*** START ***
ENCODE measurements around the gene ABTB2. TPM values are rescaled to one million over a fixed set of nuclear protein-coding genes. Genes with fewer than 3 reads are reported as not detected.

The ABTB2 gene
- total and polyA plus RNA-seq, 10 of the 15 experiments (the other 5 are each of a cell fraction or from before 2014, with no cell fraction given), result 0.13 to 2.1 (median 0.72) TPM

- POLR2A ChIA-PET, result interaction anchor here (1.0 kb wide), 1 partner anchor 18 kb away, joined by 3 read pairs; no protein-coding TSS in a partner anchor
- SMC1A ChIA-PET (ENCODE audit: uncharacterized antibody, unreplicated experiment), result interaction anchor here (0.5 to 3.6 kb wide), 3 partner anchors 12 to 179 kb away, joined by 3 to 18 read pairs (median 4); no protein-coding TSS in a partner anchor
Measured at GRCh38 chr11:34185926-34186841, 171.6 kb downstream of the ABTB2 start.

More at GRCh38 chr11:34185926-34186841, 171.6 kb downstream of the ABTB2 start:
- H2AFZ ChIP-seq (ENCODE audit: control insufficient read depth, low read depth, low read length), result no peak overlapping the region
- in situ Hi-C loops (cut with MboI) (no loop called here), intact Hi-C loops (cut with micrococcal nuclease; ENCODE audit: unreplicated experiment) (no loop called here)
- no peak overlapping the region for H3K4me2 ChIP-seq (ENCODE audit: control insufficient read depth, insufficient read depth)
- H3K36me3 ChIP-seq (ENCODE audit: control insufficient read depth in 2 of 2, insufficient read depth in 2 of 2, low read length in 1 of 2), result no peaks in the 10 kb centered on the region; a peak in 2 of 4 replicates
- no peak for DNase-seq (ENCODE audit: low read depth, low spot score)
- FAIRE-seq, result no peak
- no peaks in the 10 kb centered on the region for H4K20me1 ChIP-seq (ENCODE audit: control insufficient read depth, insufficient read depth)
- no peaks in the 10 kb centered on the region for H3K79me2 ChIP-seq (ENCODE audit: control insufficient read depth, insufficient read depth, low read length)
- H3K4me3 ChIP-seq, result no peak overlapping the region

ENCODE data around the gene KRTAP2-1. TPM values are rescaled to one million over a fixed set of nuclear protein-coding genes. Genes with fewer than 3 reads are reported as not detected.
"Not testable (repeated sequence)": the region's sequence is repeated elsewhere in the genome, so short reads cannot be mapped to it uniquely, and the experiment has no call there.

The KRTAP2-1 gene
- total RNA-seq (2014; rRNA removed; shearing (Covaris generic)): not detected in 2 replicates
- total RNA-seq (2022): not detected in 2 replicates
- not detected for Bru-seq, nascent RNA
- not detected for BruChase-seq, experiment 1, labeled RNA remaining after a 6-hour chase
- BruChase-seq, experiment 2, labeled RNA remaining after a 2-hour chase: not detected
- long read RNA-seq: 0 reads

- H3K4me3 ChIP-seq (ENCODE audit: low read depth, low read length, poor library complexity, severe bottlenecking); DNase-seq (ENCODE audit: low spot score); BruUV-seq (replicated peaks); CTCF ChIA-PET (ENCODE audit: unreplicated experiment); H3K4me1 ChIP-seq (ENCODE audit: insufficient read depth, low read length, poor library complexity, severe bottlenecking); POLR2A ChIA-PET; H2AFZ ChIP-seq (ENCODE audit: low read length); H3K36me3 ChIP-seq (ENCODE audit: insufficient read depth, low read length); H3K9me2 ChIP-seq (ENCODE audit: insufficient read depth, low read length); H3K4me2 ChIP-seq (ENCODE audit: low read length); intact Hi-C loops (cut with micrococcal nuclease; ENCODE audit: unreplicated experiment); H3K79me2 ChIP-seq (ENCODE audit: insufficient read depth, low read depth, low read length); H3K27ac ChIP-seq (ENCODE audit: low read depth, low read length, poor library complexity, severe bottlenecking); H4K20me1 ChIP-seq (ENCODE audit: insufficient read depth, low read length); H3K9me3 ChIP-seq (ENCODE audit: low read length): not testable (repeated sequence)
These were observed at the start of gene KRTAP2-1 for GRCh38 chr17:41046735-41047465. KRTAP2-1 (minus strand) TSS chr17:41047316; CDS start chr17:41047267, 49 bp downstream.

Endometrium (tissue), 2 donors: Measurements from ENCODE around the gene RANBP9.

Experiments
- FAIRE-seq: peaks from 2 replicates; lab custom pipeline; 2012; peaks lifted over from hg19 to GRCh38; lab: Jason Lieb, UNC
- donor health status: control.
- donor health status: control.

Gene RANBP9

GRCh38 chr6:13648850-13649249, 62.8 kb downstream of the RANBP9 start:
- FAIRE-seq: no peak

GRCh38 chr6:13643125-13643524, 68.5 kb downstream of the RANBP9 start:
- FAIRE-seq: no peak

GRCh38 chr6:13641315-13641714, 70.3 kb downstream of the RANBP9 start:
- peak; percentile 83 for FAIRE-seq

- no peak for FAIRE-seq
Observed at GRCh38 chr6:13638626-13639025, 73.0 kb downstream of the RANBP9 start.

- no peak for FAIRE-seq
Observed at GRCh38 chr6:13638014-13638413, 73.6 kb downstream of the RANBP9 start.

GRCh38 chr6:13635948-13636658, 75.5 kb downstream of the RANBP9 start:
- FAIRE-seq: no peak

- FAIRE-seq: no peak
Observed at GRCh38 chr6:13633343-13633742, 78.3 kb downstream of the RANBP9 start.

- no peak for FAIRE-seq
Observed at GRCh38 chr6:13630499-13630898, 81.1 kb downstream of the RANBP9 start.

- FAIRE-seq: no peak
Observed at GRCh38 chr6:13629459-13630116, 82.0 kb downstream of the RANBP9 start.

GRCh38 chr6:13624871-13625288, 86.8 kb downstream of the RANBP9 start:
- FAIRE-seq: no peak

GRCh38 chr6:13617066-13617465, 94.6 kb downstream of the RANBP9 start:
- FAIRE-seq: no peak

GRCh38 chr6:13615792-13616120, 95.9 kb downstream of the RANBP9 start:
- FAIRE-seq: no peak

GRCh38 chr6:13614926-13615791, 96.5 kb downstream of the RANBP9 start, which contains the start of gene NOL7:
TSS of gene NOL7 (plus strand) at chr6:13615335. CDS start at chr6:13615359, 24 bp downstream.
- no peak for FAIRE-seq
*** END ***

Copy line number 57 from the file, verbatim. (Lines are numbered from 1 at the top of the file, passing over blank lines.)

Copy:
- FAIRE-seq: no peak